The concepts of possession and ownership are among the first to be expressed by children when they start acquiring language. This chapter starts with an overview of the properties of possession cross-linguistically followed by a review of the literature on the acquisition of possession in five languages—English, German, Greek, Hebrew, and Japanese. The studies on the acquisition of possession are discussed in relation to learnability issues and avenues are identified for future research on the acquisition of possession.
Sonja Eisenbeiss, Bhuvana Narasimhan, and Maria Voeikova
Case is one of the most heterogeneous nominal morphological categories: the number of case forms in morphological paradigms, the syntactic and semantic functions of case, and the set of declension classes differ even in typologically similar languages. Hence, the acquisition of case presents the child with a major learning challenge. This article presents empirical studies and theoretical perspectives on case acquisition in children, focusing on generative, natural morphology, cognitive-functional, and usage-based approaches. The empirical focus is on the acquisition of accusative, ergative, and split case systems. The article also explores productivity in children's early case forms, the role of nature or nurture in the acquisition of case, form-meaning mappings in the acquisition of case, and the time course of case development.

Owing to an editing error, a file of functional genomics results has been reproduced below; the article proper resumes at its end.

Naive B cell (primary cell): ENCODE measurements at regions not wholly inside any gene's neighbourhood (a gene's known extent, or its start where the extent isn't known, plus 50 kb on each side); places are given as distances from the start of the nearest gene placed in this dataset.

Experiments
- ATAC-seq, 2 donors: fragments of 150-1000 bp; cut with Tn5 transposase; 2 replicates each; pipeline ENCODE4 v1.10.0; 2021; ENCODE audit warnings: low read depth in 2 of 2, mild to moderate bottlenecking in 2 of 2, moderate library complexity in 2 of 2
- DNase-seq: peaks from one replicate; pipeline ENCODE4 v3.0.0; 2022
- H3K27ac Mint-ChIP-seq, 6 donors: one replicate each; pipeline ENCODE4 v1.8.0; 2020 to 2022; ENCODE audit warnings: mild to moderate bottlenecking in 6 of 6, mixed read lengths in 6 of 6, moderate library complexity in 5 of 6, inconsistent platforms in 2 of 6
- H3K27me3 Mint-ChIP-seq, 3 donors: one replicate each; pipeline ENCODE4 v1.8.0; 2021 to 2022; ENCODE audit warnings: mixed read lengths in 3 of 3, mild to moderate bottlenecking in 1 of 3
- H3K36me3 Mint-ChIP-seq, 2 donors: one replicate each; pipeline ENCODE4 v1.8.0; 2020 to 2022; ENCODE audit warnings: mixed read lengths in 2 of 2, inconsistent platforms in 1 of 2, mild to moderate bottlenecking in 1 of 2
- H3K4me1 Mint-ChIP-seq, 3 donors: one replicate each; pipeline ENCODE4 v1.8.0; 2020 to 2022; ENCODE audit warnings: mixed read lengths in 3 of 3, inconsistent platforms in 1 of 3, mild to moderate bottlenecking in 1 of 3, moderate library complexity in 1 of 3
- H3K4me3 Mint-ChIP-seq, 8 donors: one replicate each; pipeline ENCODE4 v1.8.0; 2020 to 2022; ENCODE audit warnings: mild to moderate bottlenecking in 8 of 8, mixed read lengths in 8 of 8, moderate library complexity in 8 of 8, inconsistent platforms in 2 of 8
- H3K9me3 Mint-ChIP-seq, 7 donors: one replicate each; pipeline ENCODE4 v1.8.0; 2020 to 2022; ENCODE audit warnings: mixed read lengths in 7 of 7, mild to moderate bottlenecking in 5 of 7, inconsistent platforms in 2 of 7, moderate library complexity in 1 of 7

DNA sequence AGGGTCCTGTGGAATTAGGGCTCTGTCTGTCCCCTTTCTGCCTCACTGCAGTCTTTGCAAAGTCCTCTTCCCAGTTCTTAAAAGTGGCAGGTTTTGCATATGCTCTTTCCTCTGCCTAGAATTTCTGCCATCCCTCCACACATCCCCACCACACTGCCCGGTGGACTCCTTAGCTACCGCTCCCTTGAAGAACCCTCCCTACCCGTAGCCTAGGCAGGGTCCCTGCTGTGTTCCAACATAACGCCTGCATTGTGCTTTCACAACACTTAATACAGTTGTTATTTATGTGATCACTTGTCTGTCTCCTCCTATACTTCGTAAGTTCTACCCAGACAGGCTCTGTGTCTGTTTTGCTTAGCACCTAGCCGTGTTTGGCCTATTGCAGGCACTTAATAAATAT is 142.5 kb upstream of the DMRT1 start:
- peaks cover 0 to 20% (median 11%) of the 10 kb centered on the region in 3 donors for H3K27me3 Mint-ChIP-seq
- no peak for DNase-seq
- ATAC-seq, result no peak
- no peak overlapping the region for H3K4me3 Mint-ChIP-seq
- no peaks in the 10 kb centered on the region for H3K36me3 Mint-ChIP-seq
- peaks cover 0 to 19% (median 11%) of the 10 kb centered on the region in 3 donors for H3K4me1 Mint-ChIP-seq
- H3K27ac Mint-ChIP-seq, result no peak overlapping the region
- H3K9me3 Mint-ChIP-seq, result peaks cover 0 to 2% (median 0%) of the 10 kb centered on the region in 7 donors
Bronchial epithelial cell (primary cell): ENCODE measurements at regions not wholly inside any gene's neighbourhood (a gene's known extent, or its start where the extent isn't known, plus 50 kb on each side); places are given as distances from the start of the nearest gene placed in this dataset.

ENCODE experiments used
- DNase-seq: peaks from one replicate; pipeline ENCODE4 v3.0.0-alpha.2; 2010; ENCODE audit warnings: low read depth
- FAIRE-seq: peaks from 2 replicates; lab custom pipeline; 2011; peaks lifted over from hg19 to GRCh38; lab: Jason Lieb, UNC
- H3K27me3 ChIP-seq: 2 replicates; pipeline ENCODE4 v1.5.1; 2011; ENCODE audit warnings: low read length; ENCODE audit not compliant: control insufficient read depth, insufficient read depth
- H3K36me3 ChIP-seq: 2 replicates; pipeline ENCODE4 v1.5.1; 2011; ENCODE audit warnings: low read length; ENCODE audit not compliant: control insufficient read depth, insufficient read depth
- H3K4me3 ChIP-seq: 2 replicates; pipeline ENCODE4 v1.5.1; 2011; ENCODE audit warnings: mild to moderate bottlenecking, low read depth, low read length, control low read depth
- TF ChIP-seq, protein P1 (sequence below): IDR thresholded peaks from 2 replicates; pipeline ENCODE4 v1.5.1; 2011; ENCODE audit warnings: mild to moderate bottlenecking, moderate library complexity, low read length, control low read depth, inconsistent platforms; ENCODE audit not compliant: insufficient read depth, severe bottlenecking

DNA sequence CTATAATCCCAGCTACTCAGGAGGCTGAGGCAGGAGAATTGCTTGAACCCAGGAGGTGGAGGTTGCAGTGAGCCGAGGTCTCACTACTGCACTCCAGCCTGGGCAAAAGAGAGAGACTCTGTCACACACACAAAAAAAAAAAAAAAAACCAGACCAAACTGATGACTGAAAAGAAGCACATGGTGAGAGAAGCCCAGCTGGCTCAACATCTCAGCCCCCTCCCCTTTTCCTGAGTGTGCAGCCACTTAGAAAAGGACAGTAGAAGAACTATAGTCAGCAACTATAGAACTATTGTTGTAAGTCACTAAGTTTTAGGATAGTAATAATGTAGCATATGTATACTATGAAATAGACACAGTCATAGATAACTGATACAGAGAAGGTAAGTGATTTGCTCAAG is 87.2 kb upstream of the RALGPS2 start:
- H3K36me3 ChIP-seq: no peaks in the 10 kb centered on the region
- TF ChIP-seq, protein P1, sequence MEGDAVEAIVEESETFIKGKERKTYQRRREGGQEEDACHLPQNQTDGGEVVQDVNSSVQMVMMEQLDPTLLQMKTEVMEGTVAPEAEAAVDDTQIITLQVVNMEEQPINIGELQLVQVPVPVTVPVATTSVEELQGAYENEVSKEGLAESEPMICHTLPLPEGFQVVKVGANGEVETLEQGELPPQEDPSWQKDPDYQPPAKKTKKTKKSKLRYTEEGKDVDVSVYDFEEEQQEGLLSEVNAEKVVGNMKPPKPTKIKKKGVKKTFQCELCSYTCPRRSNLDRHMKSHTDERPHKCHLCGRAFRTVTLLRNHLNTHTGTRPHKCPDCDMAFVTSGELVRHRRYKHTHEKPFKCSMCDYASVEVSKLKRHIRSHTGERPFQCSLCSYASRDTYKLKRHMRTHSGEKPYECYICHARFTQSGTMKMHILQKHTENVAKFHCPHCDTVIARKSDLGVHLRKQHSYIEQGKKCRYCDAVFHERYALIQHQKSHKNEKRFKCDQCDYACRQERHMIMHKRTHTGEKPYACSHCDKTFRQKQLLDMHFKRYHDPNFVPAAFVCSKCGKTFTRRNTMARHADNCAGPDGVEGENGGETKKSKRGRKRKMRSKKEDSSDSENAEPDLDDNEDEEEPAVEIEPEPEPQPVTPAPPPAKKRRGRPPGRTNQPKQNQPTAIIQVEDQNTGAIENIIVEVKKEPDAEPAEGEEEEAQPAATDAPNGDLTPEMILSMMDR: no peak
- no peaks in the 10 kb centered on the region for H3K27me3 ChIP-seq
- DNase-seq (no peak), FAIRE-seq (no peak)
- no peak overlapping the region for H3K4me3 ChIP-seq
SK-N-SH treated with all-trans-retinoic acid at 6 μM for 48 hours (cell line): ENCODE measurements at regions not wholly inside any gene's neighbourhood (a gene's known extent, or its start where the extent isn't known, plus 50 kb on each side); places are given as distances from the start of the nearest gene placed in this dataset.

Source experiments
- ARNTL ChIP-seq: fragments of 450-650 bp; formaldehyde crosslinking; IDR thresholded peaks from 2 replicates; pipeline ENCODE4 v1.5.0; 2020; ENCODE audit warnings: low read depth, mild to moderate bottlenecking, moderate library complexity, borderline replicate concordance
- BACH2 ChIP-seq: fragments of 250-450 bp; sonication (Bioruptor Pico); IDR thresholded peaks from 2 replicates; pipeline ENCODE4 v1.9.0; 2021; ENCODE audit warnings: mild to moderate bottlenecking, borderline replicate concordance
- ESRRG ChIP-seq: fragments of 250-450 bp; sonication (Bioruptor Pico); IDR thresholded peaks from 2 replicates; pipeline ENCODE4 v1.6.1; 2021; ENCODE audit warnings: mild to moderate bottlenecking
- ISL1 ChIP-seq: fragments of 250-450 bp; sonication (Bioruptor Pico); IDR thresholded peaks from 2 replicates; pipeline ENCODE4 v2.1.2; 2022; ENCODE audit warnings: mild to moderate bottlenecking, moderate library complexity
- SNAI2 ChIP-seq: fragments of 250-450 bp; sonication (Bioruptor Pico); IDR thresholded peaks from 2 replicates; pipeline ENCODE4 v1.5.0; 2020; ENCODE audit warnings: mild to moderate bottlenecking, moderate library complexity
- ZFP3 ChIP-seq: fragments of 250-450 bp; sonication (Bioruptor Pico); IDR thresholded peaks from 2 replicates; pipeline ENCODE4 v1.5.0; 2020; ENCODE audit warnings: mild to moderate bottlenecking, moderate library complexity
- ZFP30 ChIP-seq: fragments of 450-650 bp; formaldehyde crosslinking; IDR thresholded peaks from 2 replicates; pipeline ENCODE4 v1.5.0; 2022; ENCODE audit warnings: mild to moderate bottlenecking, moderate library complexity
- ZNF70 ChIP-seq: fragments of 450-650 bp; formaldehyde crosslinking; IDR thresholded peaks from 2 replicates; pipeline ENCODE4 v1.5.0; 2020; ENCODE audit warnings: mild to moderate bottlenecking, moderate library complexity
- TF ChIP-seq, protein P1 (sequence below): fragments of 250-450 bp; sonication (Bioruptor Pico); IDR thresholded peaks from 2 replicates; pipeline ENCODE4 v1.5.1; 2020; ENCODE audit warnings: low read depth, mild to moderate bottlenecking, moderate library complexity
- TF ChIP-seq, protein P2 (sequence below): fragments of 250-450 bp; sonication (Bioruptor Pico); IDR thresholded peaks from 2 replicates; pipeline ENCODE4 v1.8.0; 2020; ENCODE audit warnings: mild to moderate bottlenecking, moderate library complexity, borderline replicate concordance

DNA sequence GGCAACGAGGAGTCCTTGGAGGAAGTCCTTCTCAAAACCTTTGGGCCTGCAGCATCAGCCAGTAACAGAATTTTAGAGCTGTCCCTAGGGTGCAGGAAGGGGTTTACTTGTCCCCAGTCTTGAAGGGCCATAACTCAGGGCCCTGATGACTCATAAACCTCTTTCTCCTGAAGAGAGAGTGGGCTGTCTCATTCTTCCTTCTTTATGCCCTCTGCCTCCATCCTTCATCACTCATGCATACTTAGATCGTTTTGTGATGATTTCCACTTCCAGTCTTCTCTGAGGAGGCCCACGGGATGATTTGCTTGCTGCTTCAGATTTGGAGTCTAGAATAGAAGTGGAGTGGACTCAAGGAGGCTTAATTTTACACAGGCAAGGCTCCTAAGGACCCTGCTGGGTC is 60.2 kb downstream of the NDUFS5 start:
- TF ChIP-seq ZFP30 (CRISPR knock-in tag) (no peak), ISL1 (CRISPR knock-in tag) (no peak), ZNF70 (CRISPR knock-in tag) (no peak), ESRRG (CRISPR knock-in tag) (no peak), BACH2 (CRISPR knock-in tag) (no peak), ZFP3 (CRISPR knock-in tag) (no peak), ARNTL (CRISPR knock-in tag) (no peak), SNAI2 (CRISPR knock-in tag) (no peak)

Jill de Villiers and Tom Roeper
The development of complementation engages high-level parametric variation, a variety of separate modules, and very specific lexical variation across the possible grammars in UG. In particular, finiteness, argument structure, control, empty categories, and recursion all present separate challenges and create an intricate grammatical acquisition path for any child. The essential question is: how does the CP node expand from small clauses to infinitives to tensed clauses? The next question is: how does the grammar interface with cognition, as complements express propositional attitudes, and false beliefs? We survey empirical research that documents descriptive work on the growth of complementation and theoretical research addressed to linking rules and movement rules. We survey both what is known and new questions that need to be investigated.